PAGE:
Monday, September 15, 2008


In the Monday press briefing, the State Department spokesman explains the U.S. offer of $5 million in aid that Cuba rejected.

He also talks about the recent granting of licenses for sales of agricultural products, saying that licenses for sales of about $250 million have been granted since Hurricane Gustav. The licenses include lumber, which fits in the definition of agricultural products permitted for export. He lumps these exports together with the aid offer, just as Administration spokesmen have done on previous occasions with regard to humanitarian donations.

Regarding the aid, as discussed below, I think it was a good offer that Cuba should have accepted.

Regarding the licenses, it’s good that they are proceeding, but I find it hard to grant the Administration credit for simply allowing normal private activities to proceed. The agricultural sales have been routine since 2001. And while the Administration says it is expediting licensing of humanitarian donations, it would make far more sense if Americans were not required to get licenses from two federal agencies (Treasury and Commerce) if they want to make a charitable donation, say, to a church in Cuba.

Above all, this discussion diverts attention from the fact that the Administration has given the back of its hand to dissidents in Cuba and many voices in Miami and elsewhere in America, who have called for suspension of restrictions on direct aid to family members in Cuba in this time of emergency.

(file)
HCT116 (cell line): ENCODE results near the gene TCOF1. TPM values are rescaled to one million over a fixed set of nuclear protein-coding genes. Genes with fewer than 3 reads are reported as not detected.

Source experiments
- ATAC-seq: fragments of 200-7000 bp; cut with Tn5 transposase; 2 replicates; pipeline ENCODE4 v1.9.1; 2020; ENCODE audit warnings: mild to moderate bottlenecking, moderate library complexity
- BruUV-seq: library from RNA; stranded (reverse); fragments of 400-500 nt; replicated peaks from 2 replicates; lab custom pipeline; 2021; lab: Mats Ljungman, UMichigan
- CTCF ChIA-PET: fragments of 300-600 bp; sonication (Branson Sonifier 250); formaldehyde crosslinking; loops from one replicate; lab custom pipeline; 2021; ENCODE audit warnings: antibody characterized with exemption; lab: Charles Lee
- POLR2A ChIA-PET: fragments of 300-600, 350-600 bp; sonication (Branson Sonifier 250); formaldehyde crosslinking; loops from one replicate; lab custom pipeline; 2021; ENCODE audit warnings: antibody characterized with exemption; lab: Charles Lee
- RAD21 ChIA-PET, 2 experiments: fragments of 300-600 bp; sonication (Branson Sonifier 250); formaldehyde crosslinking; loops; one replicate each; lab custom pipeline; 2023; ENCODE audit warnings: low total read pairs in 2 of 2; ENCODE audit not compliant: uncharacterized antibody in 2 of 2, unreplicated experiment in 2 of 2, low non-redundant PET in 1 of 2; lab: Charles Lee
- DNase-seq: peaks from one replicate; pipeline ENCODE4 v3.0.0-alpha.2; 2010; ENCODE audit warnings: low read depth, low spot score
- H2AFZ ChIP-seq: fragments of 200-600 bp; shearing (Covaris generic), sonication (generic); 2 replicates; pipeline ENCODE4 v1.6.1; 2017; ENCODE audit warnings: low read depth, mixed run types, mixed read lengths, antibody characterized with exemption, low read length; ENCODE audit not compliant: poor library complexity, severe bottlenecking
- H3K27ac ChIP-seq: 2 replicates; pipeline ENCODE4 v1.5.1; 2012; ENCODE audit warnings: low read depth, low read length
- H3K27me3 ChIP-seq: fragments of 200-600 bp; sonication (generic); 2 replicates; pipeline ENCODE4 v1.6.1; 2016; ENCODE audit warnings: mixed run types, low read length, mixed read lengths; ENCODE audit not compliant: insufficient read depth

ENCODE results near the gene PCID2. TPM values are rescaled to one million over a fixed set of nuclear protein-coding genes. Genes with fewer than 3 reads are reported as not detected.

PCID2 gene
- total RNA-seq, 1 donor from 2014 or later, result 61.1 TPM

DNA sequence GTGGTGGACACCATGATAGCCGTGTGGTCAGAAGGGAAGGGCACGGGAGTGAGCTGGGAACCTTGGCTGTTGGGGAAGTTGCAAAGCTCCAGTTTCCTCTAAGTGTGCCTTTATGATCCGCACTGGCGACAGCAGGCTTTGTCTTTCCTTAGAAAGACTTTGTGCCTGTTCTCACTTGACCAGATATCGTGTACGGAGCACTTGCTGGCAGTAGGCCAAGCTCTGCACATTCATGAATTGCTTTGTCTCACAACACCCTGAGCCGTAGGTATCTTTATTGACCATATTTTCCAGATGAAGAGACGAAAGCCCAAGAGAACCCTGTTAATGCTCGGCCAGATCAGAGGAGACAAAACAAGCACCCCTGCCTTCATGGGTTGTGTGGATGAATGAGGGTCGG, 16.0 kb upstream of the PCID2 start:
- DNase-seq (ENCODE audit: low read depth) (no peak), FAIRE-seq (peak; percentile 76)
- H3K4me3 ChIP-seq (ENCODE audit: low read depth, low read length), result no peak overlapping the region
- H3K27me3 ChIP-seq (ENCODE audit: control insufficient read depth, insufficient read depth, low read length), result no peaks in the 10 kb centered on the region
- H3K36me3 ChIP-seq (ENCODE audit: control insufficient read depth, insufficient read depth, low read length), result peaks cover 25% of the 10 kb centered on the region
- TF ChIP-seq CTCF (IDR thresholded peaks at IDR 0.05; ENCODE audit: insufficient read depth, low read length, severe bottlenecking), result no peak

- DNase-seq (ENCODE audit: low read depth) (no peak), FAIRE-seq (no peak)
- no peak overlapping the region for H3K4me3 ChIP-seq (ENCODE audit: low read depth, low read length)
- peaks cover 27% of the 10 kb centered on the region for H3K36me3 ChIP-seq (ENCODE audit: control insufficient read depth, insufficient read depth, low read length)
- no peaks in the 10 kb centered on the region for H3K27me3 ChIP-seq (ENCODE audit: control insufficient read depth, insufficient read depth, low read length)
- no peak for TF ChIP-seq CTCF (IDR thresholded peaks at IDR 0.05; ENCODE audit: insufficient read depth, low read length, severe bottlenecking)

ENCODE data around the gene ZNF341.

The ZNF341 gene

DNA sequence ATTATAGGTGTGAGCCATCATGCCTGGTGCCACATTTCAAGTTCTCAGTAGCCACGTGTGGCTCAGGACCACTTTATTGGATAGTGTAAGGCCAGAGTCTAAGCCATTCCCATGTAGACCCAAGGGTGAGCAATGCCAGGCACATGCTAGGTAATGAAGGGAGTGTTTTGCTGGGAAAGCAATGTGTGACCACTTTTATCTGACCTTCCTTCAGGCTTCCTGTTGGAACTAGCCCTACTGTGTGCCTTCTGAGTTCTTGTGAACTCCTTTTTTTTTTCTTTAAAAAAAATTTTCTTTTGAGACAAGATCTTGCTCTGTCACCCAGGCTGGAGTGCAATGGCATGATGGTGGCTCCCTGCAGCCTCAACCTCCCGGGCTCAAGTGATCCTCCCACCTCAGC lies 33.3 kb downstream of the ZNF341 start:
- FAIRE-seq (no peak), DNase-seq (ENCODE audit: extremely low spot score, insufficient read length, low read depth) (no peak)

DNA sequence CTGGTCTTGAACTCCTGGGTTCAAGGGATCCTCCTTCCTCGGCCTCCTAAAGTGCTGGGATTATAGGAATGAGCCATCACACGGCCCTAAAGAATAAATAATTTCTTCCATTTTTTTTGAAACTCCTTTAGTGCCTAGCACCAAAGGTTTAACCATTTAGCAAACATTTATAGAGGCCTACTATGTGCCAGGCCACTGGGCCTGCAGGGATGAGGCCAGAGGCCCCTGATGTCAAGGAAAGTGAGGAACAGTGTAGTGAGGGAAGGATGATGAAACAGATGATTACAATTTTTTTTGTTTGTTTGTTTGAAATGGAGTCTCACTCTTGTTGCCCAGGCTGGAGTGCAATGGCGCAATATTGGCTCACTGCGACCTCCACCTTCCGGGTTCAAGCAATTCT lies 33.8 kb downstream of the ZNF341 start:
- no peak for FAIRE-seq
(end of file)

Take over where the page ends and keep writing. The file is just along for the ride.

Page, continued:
leftside said...

The one thing I will give the State Department credit for is making the license application and approval process easier and quicker. Some good organizations got their licenses applications for humanitarian aid turned around rather quickly. But there is no doubt that the blockade is severely limiting the ability of Americans to help those in Cuba. Donations (from aid organizations and Americans) will much much lower than they would be otherwise. I also wonder how much of my donation(s) is going to go towards the administrative fees and inefficiencies due to the inhumane laws.

theCardinal said...

blah, blah, blah...lets stop playing games and just give that money to the Haitians. At least it will help someone. Both sides are too busy playing politics on this to actually care about those Cubans that need the help.

Anonymous said...

how is offering a planeload of relief supplies with no conditions playing politics?